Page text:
Tuesday, January 17, 2012

Things are Not as They Seem: Year B, Epiphany 3

This Week's Lectionary Texts:
Ice Fishing by Julian Beever (Sidewalk art in 3D)
Jonah 3:1-5, 10
Psalm 62:5-12
1 Corinthians 7:29-31
Mark 1:14-20

This Week's Reflection:
It has been a few weeks since I posted a reflection here. I apologize to any "regulars" who have wondered where Miriam's Tambourine had gone. We are back and exploring this third Sunday after Epiphany in which 1 Corinthians tells us, "whatever you think you know, forget it." It seems to me that the writer of this letter is warning the folks in Corinth about getting too comfortable with what they have and the lives they live. "The present form of this world is passing away." Things are not as they appear to be and we better find a way to see beyond.

Could Silence Protect Us . . .
I'm sure it is a stretch, but I find the gospel having a similar message. Things are not as they appear. This passage begins by referring to John's arrest and immediately moves toward the "good news" that Jesus was preaching. In fact, it is the same sentence. "Now after John was arrested, Jesus came to Galilee, proclaiming the good news of God, and saying, 'The time is fulfilled, and the kingdom of God has come near; repent, and believe in the good news.'" 

If I read the scripture as if I had never heard this before, I would more than likely expect something more along the lines of "Now after John was arrested, Jesus came to Galilee and kicked butt" or at least, "Now after John was arrested, Jesus met with the disciples and they all wept together wondering what they could do to help." Arrests and good news don't seem like they should fit together like this.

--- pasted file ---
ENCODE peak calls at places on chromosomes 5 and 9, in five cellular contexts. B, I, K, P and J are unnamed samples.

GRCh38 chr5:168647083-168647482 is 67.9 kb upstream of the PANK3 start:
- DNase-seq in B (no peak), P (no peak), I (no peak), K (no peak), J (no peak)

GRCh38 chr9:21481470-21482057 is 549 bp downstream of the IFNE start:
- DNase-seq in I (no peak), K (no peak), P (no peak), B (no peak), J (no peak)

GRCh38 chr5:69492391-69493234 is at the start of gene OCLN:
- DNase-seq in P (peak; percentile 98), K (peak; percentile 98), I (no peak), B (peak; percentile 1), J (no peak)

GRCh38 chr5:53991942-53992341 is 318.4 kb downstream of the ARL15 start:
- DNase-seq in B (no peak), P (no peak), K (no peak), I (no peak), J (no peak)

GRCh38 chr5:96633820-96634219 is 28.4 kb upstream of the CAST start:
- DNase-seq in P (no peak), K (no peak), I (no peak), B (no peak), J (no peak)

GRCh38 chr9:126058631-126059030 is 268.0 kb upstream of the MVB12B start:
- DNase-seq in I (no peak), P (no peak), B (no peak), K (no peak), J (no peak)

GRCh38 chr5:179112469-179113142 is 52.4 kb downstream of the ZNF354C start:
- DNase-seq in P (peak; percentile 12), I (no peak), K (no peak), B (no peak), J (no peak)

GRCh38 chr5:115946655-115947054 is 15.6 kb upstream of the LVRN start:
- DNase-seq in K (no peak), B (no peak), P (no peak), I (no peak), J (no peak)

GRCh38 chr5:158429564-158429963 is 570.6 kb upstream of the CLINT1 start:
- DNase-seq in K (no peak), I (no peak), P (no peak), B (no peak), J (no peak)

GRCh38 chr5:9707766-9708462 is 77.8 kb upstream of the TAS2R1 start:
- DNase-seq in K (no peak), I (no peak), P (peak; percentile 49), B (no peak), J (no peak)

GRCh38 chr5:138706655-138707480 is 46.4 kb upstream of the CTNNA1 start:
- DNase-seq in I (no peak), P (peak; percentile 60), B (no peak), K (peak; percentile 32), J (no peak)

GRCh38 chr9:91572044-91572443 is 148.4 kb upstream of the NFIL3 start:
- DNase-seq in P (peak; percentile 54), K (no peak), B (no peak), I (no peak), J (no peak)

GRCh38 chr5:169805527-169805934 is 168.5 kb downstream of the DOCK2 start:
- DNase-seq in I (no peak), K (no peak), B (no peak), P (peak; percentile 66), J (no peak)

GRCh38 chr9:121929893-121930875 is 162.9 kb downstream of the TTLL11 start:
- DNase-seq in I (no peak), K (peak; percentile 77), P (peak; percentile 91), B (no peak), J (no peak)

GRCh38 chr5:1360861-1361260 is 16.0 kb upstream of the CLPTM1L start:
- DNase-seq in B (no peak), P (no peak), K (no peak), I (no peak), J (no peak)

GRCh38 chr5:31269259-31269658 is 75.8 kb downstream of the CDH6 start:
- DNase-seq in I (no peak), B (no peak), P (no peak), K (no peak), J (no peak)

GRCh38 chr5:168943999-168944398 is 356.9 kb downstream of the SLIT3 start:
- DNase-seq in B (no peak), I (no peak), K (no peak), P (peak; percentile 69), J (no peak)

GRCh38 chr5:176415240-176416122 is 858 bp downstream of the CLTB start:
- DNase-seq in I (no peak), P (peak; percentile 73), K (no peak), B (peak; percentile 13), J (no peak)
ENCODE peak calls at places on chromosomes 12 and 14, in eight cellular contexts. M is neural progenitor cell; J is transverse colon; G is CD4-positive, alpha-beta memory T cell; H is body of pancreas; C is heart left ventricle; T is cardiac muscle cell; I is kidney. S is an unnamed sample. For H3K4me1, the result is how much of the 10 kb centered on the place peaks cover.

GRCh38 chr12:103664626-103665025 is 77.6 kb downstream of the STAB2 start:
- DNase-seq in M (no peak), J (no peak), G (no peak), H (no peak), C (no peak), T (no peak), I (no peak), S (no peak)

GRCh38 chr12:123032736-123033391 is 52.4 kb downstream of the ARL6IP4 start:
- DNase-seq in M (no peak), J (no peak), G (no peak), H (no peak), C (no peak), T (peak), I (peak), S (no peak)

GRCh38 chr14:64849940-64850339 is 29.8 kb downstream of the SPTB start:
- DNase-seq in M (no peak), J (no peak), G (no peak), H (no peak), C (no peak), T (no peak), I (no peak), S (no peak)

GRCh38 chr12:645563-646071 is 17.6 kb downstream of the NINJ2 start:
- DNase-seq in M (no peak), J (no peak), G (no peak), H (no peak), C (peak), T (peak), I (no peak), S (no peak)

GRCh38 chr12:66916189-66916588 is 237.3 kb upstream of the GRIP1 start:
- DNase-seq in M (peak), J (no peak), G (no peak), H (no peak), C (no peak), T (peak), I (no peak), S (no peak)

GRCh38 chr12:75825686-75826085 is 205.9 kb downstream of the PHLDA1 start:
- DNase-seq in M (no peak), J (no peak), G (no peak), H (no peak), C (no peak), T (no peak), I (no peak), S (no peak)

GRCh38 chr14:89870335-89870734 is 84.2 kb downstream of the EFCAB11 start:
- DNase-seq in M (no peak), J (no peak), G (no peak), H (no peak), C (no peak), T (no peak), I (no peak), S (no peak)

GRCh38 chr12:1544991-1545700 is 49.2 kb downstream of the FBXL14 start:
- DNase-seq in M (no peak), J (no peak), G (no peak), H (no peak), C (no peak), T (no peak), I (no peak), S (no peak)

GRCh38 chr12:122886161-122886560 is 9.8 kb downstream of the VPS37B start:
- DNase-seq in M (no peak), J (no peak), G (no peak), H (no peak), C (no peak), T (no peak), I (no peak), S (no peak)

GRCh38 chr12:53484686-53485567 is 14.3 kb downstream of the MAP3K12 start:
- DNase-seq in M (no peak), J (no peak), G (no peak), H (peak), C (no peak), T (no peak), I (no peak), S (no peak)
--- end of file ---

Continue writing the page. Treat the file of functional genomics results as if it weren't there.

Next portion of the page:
But with Jesus, it seems, nothing is ever what it appears to be. For example, these disciples to whom he is calling in Mark 1:14-20 are the last ones expected to be chosen by a rabbi for anything. Young, dirty, bottom of the social and economic ladder, fishermen were not likely to be "the chosen few." And, yet things are not as they seem and Jesus could see in those young men what most of us would find impossible to believe.
Coke balancing by Neil Phillips

Jonah thought he understood all too well what was to happen in Ninevah. First, he ran because he didn't want anything to do with those people, then when he saw he had no choice, he obeyed God and sat back waiting for God's wrath to rain down on the people. But, God, especially, is not easily defined and is never what seems to be. God changes God's mind and shows mercy to the people instead. Jonah never saw that coming!

We too often sit comfortably in our churches with our human-made religion and believe we see things absolutely clearly; however, Holy Scripture reminds us again and again that this is not the case. As if in answer to the other three readings, the Psalmist cries out, " For God alone my soul waits in silence, for my hope is from him. He alone is my rock and my salvation, my fortress; I shall not be shaken."

Things are not as they seem. Thank God! For God is our hope, our rock, our salvation. Because of this indefinable God, we shall not be shaken.